Stuff like this really drives home just how short-sighted editors (as well as the corporate types above them) can be at Marvel. Harras shoved aside Louise Simonson and Chris Claremont to give carte blanche to Jim Lee, Rob Liefeld and Whilce Portacio. And what happens? Less than a year later those three artists quit Marvel to help form Image, meaning that now Harras was out his superstar artists *and* two of the best writers to ever work for Marvel, with the bonus of driving Walter Simonson off FF. Job well done, Bob!
In hindsight, considering this was the standard operating procedure at Marvel in the early 1990s, it's no wonder they went bankrupt just a few years later.
Posted by: Ben Herman | May 8, 2016 6:16 PM
Every time I read the words "time bubble," I think of DC's Legion of Super-Heroes. I just can't help it. Every. Single. Time.
This is the story arc I was trying to find yesterday, about all the alternate timelines of Kangs. Now I'm looking forward to tracing it backwards, to Thor #371-372, for Simonson's Time Variance Authority, and to Avengers #291-297, for more of Simonson on the "Crosstime Council of Kangs."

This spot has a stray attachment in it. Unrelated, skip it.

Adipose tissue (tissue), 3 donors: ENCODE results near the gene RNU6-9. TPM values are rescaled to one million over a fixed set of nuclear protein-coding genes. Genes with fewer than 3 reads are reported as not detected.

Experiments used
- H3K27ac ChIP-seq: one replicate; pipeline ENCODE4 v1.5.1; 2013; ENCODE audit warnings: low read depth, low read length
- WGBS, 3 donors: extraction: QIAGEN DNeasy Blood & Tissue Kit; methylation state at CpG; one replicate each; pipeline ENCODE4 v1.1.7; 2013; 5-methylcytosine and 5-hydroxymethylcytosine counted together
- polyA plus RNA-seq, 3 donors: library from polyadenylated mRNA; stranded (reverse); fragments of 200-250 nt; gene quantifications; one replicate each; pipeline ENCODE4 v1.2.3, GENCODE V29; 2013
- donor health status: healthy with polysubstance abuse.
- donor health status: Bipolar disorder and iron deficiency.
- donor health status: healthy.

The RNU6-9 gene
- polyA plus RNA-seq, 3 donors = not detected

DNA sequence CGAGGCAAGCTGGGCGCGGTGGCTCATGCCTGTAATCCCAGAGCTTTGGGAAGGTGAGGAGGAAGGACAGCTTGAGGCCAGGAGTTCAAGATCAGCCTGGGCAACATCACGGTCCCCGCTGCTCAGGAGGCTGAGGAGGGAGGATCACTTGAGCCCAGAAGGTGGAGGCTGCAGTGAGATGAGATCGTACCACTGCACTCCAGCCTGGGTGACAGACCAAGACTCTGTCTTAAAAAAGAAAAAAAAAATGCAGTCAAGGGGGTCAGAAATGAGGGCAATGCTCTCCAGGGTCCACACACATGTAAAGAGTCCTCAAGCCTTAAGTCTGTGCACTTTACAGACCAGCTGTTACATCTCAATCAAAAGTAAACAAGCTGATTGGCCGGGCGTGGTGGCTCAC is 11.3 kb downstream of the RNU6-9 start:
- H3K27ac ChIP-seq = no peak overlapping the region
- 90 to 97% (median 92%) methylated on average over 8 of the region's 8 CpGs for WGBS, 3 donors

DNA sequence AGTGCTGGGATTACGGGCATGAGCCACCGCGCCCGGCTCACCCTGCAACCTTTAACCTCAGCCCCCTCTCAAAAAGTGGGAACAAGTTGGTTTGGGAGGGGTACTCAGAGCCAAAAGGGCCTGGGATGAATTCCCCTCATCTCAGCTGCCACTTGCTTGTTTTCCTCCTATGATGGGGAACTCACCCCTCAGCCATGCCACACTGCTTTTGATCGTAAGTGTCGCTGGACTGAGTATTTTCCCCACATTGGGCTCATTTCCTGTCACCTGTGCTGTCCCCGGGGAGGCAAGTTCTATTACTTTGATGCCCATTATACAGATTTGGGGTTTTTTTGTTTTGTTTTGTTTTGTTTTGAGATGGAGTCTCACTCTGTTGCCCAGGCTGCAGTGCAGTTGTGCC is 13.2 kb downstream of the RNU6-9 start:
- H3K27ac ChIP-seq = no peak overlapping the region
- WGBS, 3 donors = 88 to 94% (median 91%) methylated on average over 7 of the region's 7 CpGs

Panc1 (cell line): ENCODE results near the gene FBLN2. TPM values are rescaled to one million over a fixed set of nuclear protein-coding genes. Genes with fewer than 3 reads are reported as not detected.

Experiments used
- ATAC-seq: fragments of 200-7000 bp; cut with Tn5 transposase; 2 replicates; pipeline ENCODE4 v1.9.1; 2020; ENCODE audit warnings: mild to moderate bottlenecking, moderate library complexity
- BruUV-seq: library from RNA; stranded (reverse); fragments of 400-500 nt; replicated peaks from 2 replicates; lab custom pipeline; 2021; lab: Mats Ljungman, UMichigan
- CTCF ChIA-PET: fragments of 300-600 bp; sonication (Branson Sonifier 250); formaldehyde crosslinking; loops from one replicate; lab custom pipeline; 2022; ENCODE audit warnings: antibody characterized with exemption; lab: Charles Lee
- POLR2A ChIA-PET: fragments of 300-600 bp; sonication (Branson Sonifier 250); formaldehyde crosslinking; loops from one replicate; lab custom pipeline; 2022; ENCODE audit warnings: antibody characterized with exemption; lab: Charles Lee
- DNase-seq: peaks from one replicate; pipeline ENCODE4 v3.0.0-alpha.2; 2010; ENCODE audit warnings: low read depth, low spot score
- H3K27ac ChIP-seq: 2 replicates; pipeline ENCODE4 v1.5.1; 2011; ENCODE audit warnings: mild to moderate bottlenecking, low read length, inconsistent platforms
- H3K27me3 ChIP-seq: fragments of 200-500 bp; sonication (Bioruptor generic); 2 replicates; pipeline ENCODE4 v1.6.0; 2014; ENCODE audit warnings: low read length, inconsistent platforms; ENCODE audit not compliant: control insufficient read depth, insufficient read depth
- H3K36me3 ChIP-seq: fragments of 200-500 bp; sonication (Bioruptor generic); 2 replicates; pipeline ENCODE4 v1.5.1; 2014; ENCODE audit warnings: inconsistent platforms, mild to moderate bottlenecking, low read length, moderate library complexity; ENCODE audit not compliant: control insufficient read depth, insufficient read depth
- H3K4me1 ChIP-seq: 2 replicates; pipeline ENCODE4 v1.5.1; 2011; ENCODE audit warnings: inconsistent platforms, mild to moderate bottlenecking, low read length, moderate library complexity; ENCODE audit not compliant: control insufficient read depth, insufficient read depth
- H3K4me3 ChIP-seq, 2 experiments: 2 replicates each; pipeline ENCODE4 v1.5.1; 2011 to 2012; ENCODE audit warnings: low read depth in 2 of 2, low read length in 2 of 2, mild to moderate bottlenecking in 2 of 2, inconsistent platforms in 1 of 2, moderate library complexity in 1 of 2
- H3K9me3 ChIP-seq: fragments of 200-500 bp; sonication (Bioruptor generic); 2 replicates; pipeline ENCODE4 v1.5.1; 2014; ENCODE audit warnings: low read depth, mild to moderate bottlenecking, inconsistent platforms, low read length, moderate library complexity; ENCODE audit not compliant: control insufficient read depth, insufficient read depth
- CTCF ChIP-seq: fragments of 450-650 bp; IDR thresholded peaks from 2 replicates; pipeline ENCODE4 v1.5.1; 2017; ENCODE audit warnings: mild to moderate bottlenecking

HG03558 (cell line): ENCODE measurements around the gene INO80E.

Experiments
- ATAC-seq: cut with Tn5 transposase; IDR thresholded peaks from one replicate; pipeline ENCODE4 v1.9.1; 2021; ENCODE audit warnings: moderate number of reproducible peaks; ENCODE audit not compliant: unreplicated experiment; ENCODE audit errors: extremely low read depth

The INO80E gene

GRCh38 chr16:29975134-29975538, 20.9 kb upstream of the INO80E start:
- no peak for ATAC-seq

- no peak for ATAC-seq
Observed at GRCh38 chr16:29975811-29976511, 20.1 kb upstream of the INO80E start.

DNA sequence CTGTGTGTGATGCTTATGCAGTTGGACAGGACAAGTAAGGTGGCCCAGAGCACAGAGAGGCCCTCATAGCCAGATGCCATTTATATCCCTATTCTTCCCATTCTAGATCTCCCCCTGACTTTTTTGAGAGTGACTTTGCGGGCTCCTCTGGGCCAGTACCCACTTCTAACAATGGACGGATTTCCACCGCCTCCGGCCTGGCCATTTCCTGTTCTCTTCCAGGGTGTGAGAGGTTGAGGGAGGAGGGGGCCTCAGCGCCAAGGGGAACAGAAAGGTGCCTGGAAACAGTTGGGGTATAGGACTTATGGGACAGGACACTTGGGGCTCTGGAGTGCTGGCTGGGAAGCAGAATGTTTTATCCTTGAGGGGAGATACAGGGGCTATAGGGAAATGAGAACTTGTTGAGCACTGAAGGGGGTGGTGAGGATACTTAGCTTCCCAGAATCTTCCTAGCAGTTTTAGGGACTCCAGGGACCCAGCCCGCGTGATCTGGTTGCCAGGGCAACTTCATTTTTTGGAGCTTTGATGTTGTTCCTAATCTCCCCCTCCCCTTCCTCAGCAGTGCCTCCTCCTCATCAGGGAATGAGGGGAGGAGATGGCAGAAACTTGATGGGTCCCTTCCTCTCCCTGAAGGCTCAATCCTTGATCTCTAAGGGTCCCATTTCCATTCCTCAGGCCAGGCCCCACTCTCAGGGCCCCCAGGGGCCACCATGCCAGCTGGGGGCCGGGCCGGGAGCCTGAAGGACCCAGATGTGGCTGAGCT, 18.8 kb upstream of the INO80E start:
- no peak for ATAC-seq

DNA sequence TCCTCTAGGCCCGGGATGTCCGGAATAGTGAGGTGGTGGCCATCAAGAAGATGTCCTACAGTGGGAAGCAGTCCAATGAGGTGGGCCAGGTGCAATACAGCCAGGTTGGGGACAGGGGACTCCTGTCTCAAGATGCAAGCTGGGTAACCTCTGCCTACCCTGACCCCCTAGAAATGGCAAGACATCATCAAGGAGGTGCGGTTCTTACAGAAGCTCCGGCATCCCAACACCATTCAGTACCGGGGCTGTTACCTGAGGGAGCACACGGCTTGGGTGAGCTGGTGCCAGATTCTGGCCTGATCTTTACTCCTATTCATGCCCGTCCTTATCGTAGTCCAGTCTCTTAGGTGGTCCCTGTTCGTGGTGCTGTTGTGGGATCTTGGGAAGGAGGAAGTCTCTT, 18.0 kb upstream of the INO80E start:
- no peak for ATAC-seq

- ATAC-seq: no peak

With this to jog my memory, I've used the search utility to trace it back even further, to Roger Stern's multiple Kang storyline in Avengers #267-269. Thanks!
Posted by: Holt | November 4, 2017 5:48 PM
Can't a time travel story be told without Kang being involved? One of the most overrated and worn out villains in Marvel. I'm probably the only one who thinks so. I'm sure some of my thousands of alternate timeline duplicates think otherwise so no big deal.
Posted by: KevinA | June 28, 2018 9:46 AM
Kang has yet to be revealed behind the Days of Future Past. Or Bishop's timeline or the Age of Apocalypse.
Posted by: Brian C. Saunders | June 28, 2018 11:36 AM
That just goes to show how good Kang is ;)
Posted by: clyde | June 28, 2018 12:57 PM
Comments are now closed.